First off, what is thrifting? According to Wikipedia, it is the act of shopping at a thrift store, garage sale, flea market, or charitable organization, with the intent of discovering interesting items at a cheap price. Thrifting can also be a past-time hobby that is both rewarding and energizing. Each piece of attire is unique, and each one bought is helping to save the environment. Some thrift for profit, others thrift for personal style, and yet even others thrift just for the sake of it. Whatever the case, it’s always a win-win situation.
Here are some tips and tricks accumulated over the years as a self-proclaimed amateur professional thrifter.
1. Go with a goal, but don’t limit yourself.
You may have 20 black shirts, or perhaps 50 pairs of leather boots, or countless designer bags. Is it a good idea to continue adding to that collection? You decide! For every thrifting trip, it is always a good idea to come in with a vague list of items in mind (e.g. autumn scarves, sweaters, and cardigans). However, it is more than possible that you may come across a magnificent piece that doesn’t fit into the list, such as a gorgeous pair of sunglasses. Does that mean you shouldn’t make the purchase? Absolutely not! In fact, most off-season attire are priced competitively in order to sell them during the off-peak seasons — leading to additional savings.
In short, go with a mental list, but be open-minded to unique, random items that may spark your interest.
2. Thrifting gear is a must!
No, not a helmet or steel-toed boots — no one’s going to be injured. Thrifting gear is essential, as you simply cannot foresee how busy the store will get on a certain day (and definitely have this handy for those sale days!). It consists of form-fitting, comfortable clothing that can easily have additional clothing worn over it, so that you don’t have to spend extra time waiting for change rooms. Don’t go sockless; instead, wear relatively thin socks (or better yet, bring an extra pair), so when trying on footwear, sanitary issues can be reduced.
3. Bring Cash
“That’s a cute shirt! Only four dollars? What a steal!” Before you know it, you’ll be crossing your pre-existing budget in no time. Since the items in a thrift store are (for the most part) very reasonably priced, it is easy to assume that each item won’t make too much a difference in the final total. However, like dollar stores, this gives a deceptive illusion of frugality, when in reality, the numbers add up quickly. To avoid feeling guilty of overspending (happening often with bank cards), take it from Macklemore and just bring the bills:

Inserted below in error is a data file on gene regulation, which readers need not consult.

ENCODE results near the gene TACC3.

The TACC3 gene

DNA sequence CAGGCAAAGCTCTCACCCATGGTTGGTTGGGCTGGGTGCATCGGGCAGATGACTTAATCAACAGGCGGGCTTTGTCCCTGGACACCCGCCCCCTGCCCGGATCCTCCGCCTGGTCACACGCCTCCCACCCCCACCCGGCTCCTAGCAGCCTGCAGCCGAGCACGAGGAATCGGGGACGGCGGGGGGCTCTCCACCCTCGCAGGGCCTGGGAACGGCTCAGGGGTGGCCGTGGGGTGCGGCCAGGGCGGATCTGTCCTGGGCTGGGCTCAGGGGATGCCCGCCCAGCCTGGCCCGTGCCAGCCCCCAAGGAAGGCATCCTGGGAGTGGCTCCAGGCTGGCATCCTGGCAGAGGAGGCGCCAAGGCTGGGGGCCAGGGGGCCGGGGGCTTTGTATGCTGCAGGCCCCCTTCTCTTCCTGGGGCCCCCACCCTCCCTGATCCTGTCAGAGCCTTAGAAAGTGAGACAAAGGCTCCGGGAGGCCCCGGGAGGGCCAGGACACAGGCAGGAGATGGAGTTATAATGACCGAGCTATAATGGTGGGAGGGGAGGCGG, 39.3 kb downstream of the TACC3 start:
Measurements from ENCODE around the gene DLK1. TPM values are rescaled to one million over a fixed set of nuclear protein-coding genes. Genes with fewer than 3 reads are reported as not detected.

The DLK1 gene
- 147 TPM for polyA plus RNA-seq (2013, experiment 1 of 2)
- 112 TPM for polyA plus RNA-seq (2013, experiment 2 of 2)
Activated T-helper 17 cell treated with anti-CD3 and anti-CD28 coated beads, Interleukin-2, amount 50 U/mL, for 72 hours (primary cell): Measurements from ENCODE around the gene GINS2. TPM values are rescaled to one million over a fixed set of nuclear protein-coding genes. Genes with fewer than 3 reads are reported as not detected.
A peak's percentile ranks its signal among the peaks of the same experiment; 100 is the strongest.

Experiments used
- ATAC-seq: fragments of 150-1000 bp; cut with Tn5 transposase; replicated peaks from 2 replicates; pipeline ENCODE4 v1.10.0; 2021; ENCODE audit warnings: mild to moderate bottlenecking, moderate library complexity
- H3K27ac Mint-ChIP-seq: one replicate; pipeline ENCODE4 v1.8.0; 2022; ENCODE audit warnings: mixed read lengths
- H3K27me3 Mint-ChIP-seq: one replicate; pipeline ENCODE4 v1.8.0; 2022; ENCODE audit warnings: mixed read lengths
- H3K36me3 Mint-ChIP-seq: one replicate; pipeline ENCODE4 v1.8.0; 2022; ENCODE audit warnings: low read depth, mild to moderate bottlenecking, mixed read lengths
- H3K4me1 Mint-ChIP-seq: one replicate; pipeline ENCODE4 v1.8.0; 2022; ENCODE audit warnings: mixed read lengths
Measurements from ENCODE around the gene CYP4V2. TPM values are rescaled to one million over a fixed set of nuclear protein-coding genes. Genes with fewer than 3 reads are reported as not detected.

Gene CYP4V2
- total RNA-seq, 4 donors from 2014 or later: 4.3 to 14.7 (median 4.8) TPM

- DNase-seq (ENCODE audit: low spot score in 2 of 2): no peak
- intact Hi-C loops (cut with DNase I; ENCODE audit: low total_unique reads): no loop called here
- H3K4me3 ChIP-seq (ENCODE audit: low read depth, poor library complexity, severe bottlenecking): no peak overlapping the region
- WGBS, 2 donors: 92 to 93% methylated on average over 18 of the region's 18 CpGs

“I’m gonna pop some tags, only got twenty dollars in my pocket…”
Every thrift store is different: from items in stock, to hours, to stock days. Don’t be shy, and be sure to politely inquire a sales associate concerning how the store is run and when its inventory is being replenished; ask about sale days and if any membership discounts exist. Once a relationship is established with the employees at the store, communication becomes much easier, and sometimes, they will let you know of special upcoming sales that aren’t available to the general public.
Talk about customer loyalty perks!
5. Enjoy the moment.
It sounds cliche, but it is true. It may be of great pleasure to get caught up in the potential number of dollars saved and the feeling of fabulous frugality, but the best thing about thrifting is the happiness and unpredictability of the treasure hunt. Take in your surroundings. Look at the splashes of surrounding color. Feel the various textures of the fabrics. Listen to the ambient chatter of fellow thrifters. Even if you come back with an empty bag at the end of the day, the experience would have still been fulfilling nevertheless.
Relax. Thrifting is a journey, not a battle.
It’s time to start the search!
Featured photo credit: The BlueGrass Situation via bluegrass-assets.s3.amazonaws.com